Although Biden, like Clinton, supported the invasions of Afghanistan and Iraq, those calamitous wars have instilled in him a new devotion to the cautious realism that men like Scowcroft and Baker exemplify. In 2009, according to Bob Woodward, the then-secretary of state argued passionately for sending 40,000 more troops to Afghanistan, at one point pounding her fist on the table and declaring, “We must act like we’re going to win.” Biden, by contrast, didn’t think defeating the Taliban was either possible nor necessary, and argued for a narrower mission focused on al-Qaeda alone. What she feared most in Afghanistan was chaos and barbarism. What he feared most was quagmire.
Biden, according to Jonathan Allen and Amie Parnes’s book, HRC, was also skeptical of a Western air campaign in Libya. Clinton supported it. Biden considered the raid on Osama bin Laden too risky. Clinton pushed Obama to go for it. Clinton, perhaps remembering the way her husband’s decision to arm Croat forces helped enable a peace deal in the former Yugoslavia, urged Obama to arm Syria’s rebels. Biden expressed caution once again. “Over the last few years, and especially amid the Arab Spring, events have forced the Obama White House to choose between its prudential instincts and its great ambitions,” Traub writes. “In almost every case Biden has sided with the skeptics.”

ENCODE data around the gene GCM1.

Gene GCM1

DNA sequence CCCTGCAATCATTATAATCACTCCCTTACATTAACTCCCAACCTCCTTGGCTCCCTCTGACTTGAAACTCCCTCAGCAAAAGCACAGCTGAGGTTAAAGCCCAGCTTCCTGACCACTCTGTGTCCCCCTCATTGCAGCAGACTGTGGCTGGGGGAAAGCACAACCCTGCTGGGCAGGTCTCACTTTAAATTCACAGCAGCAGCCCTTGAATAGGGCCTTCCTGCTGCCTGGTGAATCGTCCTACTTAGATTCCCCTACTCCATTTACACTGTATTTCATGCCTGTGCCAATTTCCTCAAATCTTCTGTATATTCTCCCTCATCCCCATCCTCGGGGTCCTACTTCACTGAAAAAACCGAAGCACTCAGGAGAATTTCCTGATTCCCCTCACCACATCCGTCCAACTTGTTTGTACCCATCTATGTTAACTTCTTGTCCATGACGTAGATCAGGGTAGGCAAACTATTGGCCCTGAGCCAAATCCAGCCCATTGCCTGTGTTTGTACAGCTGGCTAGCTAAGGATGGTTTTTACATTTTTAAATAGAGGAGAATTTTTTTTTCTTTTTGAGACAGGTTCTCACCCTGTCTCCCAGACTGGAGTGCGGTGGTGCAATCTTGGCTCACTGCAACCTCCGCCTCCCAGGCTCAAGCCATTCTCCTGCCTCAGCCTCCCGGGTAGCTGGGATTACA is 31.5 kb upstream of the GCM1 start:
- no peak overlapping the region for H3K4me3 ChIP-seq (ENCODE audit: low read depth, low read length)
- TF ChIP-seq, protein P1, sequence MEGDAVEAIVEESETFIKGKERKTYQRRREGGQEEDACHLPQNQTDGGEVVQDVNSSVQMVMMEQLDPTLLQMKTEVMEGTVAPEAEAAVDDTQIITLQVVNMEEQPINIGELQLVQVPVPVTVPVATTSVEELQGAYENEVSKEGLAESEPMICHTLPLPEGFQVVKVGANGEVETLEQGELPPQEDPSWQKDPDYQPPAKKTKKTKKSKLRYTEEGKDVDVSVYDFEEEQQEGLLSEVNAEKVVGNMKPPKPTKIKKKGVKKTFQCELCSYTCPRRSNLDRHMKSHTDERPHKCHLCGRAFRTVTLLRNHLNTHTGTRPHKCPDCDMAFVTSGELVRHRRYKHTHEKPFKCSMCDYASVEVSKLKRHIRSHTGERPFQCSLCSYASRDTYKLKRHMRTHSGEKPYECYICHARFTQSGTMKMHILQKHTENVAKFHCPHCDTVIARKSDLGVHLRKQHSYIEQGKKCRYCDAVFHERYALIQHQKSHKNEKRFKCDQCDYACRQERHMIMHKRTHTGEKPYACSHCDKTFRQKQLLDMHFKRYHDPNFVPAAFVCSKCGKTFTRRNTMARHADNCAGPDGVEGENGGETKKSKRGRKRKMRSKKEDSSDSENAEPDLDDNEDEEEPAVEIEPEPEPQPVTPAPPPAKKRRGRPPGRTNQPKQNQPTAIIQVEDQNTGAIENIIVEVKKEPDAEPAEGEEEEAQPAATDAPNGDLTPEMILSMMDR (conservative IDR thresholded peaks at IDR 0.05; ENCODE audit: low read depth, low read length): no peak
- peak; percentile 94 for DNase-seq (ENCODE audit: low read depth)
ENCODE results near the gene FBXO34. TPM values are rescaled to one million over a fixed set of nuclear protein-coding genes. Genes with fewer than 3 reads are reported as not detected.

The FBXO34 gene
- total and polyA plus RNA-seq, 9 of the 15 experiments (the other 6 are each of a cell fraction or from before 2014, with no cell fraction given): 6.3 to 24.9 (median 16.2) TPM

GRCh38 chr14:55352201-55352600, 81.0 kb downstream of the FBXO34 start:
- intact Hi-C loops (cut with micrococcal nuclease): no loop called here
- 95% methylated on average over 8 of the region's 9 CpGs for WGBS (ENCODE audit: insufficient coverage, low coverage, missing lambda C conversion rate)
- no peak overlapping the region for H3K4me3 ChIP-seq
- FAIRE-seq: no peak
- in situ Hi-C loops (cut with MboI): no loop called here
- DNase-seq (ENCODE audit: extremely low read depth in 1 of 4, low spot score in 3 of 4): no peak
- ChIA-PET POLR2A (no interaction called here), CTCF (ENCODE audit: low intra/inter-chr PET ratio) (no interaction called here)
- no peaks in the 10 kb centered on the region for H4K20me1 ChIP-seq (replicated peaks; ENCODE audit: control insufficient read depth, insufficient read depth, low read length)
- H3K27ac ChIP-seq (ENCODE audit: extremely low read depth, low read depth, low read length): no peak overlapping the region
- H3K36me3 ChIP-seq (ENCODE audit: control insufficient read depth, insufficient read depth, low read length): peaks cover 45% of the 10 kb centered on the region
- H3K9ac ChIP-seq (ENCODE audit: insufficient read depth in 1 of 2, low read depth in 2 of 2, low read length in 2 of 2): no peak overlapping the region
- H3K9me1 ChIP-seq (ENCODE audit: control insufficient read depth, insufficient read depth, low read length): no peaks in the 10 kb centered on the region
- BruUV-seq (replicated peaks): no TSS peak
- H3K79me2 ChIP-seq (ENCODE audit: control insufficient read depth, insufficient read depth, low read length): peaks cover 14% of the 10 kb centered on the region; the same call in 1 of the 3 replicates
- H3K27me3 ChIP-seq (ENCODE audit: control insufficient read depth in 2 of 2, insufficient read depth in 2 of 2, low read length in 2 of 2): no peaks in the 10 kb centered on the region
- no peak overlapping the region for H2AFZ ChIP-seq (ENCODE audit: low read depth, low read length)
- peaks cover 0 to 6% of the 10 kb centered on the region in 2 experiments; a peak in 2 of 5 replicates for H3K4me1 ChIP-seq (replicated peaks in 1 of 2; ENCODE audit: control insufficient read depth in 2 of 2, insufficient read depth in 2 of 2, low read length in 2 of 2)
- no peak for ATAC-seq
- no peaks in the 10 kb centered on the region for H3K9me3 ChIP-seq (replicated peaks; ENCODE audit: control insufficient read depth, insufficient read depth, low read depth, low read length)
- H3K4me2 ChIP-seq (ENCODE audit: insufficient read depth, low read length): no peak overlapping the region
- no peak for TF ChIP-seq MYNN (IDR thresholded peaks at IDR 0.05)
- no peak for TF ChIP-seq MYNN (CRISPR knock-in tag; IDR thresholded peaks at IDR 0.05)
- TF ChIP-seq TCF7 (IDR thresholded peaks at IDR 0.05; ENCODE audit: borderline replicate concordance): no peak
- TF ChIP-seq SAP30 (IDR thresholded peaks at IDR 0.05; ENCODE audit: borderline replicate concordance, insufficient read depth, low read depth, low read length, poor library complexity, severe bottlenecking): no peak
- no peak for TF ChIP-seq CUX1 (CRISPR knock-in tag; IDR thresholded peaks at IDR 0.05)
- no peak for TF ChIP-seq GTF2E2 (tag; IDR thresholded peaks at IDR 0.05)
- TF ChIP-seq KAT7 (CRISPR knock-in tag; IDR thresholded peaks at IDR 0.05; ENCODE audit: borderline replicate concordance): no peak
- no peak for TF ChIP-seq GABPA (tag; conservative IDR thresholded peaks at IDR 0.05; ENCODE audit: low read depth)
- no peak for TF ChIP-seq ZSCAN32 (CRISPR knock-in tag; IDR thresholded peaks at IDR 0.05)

It would be a good thing for Democrats, and the country, if the private debate between Biden and Clinton went public. Otherwise, it’s likely that during the campaign Clinton will take stances more hawkish than Obama’s—partly because Ukraine has made hawkishness fashionable again and partly because that’s where her own instincts lie—but barely anyone will notice.